Published online by Cambridge University Press: 03 May 2011
As Chapter 1 outlined, conflict and abuses of housing, land, and property (HLP) rights are virtually synonymous with one another. Every conflict, no matter how small, short-lived, or isolated will invariably involve violations of HLP rights. Before examining how such rights might best be enforced and protected in later chapters of this book, this chapter looks closely at the numerous international legal sources of HLP rights, their content and origins.
THE RIGHT TO HOUSING UNDER INTERNATIONAL LAW
The recognition of housing, land, and property rights by the United Nations began immediately following the creation of the organization itself, in the 1948 Universal Declaration of Human Rights, which included the right to housing and the right to property. Since then, HLP rights have been recognized in a series of international human rights treaties, declarations, and other documents.
Of the various manifestations of HLP rights recognized under international human rights law, the International Convention on Economic, Social and Cultural Rights contains the most comprehensive and significant international legal source of the right to housing. Article 11(1) provides:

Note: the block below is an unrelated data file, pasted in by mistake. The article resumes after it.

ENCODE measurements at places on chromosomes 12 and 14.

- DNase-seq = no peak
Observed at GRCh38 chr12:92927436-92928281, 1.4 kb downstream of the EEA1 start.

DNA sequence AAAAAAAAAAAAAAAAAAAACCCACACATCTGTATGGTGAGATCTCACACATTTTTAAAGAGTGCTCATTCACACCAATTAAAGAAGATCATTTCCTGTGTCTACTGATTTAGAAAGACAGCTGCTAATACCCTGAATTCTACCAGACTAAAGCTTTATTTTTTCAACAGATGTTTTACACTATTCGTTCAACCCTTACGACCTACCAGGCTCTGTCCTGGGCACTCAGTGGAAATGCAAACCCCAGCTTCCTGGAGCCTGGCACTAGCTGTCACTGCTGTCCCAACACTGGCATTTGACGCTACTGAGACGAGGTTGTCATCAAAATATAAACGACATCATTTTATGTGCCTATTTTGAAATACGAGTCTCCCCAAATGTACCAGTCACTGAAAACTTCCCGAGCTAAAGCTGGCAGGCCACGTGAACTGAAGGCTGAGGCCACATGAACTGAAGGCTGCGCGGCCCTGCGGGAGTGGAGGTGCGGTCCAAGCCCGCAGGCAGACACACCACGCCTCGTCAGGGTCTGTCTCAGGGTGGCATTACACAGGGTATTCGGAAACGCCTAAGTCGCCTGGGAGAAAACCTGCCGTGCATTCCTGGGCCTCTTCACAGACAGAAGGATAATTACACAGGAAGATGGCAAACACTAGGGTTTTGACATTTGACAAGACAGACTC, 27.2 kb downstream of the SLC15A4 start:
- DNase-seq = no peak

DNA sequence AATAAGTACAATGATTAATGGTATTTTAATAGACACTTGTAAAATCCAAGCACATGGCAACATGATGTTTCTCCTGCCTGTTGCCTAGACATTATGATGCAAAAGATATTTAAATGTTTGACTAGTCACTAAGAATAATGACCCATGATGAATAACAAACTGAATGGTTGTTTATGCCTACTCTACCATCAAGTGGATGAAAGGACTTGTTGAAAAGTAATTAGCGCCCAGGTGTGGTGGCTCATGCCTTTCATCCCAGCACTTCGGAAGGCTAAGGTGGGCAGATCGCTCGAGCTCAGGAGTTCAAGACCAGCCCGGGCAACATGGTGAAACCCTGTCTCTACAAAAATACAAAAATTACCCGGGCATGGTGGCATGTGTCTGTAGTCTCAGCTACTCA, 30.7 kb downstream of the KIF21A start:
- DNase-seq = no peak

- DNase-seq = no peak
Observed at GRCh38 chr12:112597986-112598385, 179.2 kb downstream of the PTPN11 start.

The States Parties to the present Covenant recognize the right of everyone to an adequate standard of living for himself and his family, including adequate … housing, and to the continuous improvement of living conditions. The States Parties will take appropriate steps to ensure the realisation of this right, recognising to this effect the essential importance of international cooperation based on free consent.